The Global #MeToo Movement: The Fight to End Gender Violence in the Garment Industry’s Supply Chains

By Anna Duke, University of Chicago Law School Class of 2020

As the #MeToo Movement continues to gain steam worldwide, a growing number of activists and NGOs have begun to call attention to the hidden workplace abuses faced by the world’s poorest women in Asia. In particular, women in apparel manufacturing — a female-dominated industry — report facing gender-based violence on a daily basis. New research into the working conditions of the garment supply chains of Walmart, H&M, and The Gap sheds light on the prevalence of verbal abuse, sexual harassment, and physical abuse that women workers in garment factories routinely face. Examples of physical abuse reported by Walmart factory workers include “slapping workers and throwing heavy bundles of papers and clothes at workers.” And while both men and women confront these kinds of abuses, women are disproportionately impacted due to a male-dominated management hierarchy in which women occupy the lowest positions of the factory and have the least amount of power. Harassment can also be sexual, targeting women in particularly vulnerable positions with no avenues for relief or protection. One former production-line manager in a supply factory for Walmart in Bangladesh was fired shortly after she resisted her manager’s sexual harassment. When she attempted to report the harassment to the police and to human resources, she was turned away.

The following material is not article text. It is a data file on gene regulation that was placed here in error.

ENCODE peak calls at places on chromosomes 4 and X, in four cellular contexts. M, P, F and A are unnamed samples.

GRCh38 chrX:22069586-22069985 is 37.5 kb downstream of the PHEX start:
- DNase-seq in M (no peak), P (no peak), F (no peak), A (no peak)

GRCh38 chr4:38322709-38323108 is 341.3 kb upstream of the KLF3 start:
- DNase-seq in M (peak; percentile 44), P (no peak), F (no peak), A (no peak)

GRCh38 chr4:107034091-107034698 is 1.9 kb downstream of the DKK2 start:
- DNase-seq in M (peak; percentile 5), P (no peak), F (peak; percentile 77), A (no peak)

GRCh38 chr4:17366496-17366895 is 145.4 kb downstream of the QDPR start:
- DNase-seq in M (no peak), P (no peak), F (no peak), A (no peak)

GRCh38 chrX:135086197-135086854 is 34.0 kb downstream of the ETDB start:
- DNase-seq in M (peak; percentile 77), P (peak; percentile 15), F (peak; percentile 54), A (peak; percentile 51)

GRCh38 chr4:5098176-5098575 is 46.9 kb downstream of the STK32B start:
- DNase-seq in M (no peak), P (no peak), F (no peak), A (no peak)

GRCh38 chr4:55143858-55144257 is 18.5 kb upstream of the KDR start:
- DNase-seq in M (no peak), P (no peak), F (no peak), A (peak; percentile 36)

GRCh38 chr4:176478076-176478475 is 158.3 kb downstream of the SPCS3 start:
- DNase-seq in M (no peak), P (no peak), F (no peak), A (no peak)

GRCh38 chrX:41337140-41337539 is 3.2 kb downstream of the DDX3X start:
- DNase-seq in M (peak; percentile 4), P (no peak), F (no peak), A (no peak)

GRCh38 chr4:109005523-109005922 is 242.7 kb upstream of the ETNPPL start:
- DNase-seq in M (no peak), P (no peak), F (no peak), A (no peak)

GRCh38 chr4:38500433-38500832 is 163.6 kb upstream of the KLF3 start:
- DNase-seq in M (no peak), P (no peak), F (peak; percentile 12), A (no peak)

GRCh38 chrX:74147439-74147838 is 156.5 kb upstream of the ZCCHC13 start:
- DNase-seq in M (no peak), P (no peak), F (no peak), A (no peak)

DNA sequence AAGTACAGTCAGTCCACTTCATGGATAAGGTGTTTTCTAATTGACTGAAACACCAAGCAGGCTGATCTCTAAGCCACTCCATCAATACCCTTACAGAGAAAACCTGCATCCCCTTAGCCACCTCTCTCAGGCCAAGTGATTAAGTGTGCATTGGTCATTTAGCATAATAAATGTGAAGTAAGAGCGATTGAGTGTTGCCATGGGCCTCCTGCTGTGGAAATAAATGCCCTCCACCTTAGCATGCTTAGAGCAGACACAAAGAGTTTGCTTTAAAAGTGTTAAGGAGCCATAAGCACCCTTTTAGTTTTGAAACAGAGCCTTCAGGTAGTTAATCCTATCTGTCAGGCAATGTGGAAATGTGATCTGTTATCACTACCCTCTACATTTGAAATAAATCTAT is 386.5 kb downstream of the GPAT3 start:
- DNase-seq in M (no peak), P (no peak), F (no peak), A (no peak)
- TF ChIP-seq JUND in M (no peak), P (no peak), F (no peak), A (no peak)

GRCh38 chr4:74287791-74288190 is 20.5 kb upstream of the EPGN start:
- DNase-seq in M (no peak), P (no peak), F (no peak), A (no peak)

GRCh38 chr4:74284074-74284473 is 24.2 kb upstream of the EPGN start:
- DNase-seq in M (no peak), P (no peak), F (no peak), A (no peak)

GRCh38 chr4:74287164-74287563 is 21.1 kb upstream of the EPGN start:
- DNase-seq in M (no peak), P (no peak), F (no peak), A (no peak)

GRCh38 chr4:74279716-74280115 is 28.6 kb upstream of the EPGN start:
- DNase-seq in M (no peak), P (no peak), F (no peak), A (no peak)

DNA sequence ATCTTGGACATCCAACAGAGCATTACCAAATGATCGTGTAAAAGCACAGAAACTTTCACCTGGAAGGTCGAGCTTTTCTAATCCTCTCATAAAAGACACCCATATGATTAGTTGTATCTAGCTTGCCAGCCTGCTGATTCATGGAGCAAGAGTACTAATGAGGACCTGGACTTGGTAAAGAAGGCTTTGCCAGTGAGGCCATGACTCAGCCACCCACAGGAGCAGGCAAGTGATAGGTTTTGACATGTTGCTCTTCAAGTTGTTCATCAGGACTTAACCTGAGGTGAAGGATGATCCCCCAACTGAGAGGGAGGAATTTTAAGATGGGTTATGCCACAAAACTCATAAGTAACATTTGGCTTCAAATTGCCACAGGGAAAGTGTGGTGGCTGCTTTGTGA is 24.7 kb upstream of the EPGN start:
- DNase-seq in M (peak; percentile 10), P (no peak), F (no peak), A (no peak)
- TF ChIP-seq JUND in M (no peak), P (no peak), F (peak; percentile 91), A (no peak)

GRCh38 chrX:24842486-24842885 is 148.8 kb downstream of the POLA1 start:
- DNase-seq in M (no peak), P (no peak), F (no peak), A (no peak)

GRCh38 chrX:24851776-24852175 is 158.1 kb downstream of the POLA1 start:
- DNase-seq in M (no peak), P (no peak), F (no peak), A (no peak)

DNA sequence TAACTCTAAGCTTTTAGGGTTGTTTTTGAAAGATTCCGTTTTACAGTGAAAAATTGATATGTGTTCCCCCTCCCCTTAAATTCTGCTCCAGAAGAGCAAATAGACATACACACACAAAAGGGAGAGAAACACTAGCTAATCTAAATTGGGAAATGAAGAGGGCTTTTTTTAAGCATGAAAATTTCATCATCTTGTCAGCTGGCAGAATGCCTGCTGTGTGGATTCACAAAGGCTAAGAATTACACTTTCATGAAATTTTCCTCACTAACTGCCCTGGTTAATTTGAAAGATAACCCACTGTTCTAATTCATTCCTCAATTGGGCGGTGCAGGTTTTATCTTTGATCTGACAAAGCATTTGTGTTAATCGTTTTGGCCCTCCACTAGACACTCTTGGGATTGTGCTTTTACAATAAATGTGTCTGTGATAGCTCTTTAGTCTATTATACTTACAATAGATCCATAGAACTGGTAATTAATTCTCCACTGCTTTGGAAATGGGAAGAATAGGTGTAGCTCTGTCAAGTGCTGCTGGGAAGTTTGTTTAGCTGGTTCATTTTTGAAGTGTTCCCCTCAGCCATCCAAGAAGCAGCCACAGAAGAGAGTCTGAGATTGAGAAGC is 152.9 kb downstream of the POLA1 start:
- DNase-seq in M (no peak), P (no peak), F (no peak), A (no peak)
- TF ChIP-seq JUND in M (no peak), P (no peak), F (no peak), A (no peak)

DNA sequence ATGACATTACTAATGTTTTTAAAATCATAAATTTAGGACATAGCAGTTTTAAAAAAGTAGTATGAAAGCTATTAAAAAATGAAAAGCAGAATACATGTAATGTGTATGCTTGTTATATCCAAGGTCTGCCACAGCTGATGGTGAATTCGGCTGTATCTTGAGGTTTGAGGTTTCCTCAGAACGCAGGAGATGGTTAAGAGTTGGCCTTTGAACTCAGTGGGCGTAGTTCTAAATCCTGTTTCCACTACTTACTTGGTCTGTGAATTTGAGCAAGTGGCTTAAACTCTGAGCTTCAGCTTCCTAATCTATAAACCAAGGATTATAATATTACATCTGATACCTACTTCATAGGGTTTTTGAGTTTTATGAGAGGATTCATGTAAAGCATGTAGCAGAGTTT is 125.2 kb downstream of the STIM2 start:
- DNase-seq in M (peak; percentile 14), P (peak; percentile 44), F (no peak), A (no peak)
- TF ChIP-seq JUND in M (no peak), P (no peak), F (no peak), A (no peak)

Women in the garment industry are especially vulnerable to abuse due to their low social and economic status and the prevalence of gender discrimination more broadly, which undermines public avenues for relief. The lack of effective and reliable complaint and protection mechanisms often means that women suffer in silence. Although all three of these multinational firms have corporate social responsibility policies in place, such codes mean little in practice when companies implement weak monitoring mechanisms and shift responsibility for safeguarding worker’s rights to overseas employers. In fact, this lack of corporate accountability for human rights abuses in the supply chain is part of a larger set of factors that converge to create an environment in which gender-based violence is prevalent. These factors include the usage of short-term contracts, impossibly high production targets, excessive working hours, and low wages.